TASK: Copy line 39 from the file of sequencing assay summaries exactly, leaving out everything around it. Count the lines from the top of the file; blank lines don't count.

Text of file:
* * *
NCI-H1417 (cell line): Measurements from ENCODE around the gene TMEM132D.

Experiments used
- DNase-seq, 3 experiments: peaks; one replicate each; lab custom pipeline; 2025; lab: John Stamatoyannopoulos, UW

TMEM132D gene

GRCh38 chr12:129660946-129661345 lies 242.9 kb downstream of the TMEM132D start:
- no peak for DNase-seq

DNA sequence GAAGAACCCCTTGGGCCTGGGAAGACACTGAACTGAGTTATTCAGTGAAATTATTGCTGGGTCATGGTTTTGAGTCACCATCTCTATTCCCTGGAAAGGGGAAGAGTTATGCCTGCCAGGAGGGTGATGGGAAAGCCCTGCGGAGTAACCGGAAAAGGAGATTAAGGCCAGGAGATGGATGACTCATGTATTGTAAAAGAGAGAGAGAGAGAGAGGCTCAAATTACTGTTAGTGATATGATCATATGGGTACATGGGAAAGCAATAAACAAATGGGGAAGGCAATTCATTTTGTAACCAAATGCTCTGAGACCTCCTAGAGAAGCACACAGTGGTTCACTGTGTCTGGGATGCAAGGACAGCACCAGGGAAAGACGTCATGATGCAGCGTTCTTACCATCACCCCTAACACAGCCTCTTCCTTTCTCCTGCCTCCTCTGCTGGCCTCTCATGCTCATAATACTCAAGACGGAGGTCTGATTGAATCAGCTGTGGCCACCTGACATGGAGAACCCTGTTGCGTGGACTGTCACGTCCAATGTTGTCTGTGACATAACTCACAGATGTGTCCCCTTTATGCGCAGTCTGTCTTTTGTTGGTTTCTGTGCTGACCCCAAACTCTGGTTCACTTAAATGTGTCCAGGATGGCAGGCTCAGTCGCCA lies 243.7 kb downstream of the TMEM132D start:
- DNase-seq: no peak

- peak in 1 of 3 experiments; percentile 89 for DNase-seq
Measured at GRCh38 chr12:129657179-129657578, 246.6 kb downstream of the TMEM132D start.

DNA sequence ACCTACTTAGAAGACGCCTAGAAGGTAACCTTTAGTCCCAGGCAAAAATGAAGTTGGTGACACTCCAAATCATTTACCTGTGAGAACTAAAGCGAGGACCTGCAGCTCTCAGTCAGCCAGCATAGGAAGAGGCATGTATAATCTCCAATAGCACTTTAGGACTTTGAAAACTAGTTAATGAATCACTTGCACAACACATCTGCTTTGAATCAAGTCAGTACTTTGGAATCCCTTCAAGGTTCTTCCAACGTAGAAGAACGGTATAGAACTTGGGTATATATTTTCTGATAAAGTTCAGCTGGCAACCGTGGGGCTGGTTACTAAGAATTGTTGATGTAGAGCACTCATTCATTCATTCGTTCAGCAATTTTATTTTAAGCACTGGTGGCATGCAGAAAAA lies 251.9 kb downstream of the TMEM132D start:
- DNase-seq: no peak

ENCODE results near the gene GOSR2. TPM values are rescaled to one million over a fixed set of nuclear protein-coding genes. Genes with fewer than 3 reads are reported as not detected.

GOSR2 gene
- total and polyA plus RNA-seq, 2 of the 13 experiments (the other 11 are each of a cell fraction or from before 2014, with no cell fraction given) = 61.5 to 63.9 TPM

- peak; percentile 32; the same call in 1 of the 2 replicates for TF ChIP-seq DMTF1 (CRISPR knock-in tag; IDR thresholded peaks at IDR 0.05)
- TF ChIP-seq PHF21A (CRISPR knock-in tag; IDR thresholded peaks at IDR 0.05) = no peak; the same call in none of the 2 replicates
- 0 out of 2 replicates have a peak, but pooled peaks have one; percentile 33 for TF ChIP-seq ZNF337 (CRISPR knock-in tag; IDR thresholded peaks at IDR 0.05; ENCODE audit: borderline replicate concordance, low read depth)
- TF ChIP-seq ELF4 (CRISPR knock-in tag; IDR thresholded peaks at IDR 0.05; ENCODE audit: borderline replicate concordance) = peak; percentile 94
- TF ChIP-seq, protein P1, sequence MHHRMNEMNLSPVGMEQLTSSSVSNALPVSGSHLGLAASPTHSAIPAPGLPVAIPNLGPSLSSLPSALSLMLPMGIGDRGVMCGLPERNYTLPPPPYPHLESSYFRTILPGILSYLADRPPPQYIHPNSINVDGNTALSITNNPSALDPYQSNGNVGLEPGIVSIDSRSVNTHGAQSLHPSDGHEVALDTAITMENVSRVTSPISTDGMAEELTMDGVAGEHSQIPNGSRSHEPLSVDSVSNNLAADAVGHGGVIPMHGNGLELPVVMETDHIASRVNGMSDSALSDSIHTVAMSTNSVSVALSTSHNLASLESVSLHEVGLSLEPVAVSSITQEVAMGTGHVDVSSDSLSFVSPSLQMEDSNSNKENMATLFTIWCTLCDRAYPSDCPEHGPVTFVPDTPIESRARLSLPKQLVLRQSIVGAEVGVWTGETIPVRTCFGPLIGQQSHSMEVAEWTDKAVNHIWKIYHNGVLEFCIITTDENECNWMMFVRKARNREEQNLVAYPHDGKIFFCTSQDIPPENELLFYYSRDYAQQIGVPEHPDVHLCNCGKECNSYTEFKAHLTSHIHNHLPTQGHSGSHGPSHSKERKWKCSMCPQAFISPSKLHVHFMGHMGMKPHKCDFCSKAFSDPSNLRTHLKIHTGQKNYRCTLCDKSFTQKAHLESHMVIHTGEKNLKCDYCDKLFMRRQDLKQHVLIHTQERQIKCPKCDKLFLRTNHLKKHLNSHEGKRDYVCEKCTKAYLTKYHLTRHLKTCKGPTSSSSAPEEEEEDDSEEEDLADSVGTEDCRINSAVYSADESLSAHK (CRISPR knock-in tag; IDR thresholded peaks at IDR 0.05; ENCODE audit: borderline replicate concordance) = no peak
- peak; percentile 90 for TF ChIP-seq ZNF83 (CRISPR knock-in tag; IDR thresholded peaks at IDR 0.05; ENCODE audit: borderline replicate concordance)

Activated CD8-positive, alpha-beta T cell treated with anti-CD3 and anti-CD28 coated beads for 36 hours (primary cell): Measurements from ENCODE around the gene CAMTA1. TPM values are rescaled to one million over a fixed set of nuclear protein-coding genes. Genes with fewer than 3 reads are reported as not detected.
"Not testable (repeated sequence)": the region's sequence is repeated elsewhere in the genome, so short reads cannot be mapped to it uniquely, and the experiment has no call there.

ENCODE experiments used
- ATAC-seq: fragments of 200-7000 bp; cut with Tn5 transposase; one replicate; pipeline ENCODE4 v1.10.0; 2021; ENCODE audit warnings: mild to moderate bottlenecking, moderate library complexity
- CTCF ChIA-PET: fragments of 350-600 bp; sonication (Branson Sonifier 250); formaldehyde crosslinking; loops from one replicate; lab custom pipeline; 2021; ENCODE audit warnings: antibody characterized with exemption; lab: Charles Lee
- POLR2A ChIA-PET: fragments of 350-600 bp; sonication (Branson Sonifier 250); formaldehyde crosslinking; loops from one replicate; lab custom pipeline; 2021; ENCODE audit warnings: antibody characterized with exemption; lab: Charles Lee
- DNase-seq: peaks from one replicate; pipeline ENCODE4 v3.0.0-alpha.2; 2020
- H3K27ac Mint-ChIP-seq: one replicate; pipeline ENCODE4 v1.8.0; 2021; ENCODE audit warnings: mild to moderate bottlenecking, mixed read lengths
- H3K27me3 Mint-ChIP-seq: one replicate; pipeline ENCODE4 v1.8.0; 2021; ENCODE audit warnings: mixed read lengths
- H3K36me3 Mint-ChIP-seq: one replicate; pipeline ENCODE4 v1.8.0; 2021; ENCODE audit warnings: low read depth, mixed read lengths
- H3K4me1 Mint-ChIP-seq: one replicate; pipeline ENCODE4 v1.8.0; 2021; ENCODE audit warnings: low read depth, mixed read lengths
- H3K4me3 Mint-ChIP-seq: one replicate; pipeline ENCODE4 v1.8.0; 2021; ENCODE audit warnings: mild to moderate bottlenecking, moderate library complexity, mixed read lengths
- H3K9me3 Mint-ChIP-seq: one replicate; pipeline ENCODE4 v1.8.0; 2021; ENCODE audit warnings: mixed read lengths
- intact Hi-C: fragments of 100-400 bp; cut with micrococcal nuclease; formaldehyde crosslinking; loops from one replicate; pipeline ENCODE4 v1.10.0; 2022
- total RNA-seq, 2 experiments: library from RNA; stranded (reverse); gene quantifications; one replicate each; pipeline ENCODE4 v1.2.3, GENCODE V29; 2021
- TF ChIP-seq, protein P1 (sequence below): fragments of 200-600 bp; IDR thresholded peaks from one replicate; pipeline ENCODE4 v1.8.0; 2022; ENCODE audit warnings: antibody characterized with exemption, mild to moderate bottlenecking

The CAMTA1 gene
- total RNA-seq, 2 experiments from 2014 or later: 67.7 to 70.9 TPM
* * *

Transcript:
- total RNA-seq, 2 experiments from 2014 or later: 67.7 to 70.9 TPM